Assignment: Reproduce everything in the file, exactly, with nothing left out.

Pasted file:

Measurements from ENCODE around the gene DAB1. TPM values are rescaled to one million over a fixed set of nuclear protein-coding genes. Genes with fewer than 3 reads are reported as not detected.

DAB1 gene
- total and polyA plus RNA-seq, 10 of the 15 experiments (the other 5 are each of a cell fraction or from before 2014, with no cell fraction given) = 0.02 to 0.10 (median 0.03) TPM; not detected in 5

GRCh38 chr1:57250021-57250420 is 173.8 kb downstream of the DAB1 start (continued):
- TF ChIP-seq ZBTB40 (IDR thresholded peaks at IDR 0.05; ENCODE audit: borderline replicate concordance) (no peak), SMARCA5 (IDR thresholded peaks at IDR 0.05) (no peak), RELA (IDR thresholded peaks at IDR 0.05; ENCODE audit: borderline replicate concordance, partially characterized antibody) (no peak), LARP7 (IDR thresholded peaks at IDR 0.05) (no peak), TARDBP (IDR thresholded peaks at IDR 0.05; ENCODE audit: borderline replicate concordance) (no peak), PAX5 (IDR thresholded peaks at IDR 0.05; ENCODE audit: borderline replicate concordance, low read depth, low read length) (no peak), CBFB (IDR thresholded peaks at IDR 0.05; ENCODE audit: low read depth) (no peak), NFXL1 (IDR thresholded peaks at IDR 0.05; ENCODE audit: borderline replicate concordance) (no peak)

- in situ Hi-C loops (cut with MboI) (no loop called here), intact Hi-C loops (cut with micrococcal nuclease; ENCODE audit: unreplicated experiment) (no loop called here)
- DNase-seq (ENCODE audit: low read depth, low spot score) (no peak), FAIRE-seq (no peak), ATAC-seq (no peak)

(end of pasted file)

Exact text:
Measurements from ENCODE around the gene DAB1. TPM values are rescaled to one million over a fixed set of nuclear protein-coding genes. Genes with fewer than 3 reads are reported as not detected.

DAB1 gene
- total and polyA plus RNA-seq, 10 of the 15 experiments (the other 5 are each of a cell fraction or from before 2014, with no cell fraction given) = 0.02 to 0.10 (median 0.03) TPM; not detected in 5

GRCh38 chr1:57250021-57250420 is 173.8 kb downstream of the DAB1 start (continued):
- TF ChIP-seq ZBTB40 (IDR thresholded peaks at IDR 0.05; ENCODE audit: borderline replicate concordance) (no peak), SMARCA5 (IDR thresholded peaks at IDR 0.05) (no peak), RELA (IDR thresholded peaks at IDR 0.05; ENCODE audit: borderline replicate concordance, partially characterized antibody) (no peak), LARP7 (IDR thresholded peaks at IDR 0.05) (no peak), TARDBP (IDR thresholded peaks at IDR 0.05; ENCODE audit: borderline replicate concordance) (no peak), PAX5 (IDR thresholded peaks at IDR 0.05; ENCODE audit: borderline replicate concordance, low read depth, low read length) (no peak), CBFB (IDR thresholded peaks at IDR 0.05; ENCODE audit: low read depth) (no peak), NFXL1 (IDR thresholded peaks at IDR 0.05; ENCODE audit: borderline replicate concordance) (no peak)

- in situ Hi-C loops (cut with MboI) (no loop called here), intact Hi-C loops (cut with micrococcal nuclease; ENCODE audit: unreplicated experiment) (no loop called here)
- DNase-seq (ENCODE audit: low read depth, low spot score) (no peak), FAIRE-seq (no peak), ATAC-seq (no peak)